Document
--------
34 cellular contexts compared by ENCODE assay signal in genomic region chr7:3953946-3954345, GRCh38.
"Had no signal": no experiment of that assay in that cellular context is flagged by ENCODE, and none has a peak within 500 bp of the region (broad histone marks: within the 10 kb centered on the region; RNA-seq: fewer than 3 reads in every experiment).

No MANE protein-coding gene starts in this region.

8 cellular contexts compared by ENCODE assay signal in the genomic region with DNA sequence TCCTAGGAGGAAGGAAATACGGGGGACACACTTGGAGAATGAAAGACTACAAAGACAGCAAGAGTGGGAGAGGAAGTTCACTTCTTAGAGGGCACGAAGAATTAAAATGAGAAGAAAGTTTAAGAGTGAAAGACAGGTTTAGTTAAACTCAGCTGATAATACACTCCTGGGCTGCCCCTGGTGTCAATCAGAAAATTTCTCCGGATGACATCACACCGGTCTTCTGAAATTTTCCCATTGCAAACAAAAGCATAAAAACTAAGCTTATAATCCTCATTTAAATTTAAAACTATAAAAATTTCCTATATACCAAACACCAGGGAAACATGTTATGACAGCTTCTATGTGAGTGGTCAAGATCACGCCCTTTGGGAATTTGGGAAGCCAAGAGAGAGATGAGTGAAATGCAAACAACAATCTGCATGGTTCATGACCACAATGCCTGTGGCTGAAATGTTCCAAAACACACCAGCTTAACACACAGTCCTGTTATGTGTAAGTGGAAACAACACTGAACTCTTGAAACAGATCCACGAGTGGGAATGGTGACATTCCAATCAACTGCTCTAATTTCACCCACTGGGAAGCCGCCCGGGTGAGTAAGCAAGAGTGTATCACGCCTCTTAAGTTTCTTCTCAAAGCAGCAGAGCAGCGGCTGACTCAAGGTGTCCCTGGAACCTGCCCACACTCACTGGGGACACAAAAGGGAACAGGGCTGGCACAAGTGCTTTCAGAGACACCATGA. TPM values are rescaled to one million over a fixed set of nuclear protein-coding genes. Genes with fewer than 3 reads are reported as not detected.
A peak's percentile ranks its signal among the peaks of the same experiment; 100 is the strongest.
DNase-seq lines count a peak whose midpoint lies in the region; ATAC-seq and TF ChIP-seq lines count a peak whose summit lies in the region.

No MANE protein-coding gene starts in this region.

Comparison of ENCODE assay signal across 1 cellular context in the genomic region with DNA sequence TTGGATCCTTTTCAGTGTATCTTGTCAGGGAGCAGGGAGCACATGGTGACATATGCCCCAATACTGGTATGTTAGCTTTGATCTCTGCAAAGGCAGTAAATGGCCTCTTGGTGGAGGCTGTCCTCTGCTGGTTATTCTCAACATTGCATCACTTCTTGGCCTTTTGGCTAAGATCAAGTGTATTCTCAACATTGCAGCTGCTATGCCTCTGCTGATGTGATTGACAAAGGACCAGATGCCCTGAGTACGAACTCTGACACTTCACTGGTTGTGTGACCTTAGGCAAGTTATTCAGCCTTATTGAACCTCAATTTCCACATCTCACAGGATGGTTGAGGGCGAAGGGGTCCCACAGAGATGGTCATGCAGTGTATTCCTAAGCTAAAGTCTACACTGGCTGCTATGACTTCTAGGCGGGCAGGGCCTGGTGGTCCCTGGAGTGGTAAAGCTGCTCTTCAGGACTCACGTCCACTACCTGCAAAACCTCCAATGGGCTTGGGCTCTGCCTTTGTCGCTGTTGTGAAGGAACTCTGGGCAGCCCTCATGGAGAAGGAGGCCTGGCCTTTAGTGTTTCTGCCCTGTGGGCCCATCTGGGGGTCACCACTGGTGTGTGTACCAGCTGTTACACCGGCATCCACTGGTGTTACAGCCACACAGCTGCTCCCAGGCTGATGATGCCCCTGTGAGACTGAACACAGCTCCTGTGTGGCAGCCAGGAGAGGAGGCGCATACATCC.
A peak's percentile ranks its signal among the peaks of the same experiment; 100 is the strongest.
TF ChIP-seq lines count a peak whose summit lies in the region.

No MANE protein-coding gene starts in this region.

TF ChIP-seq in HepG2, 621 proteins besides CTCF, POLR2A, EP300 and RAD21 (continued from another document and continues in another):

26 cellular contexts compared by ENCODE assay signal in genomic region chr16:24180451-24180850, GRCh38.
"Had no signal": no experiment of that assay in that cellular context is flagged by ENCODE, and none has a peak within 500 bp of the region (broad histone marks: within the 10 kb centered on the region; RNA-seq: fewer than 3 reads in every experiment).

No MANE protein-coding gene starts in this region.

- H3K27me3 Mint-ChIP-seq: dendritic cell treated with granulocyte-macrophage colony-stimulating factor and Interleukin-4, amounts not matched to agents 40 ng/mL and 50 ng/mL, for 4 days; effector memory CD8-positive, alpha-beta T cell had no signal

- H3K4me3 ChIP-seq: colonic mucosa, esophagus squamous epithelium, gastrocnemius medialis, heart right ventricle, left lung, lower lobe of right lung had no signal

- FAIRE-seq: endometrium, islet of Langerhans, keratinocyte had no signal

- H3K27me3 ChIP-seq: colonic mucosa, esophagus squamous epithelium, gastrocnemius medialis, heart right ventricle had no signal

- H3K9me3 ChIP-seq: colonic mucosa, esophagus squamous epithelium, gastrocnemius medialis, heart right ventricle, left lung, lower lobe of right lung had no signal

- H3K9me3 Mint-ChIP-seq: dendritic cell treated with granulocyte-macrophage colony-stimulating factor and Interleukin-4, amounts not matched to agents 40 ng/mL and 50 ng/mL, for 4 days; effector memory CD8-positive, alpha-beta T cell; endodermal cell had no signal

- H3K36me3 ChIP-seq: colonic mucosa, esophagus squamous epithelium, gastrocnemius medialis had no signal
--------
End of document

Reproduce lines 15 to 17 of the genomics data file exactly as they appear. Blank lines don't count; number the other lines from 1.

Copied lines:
No MANE protein-coding gene starts in this region.

- H3K27me3 Mint-ChIP-seq: dendritic cell treated with granulocyte-macrophage colony-stimulating factor and Interleukin-4, amounts not matched to agents 40 ng/mL and 50 ng/mL, for 4 days; effector memory CD8-positive, alpha-beta T cell had no signal

- H3K4me3 ChIP-seq: colonic mucosa, esophagus squamous epithelium, gastrocnemius medialis, heart right ventricle, left lung, lower lobe of right lung had no signal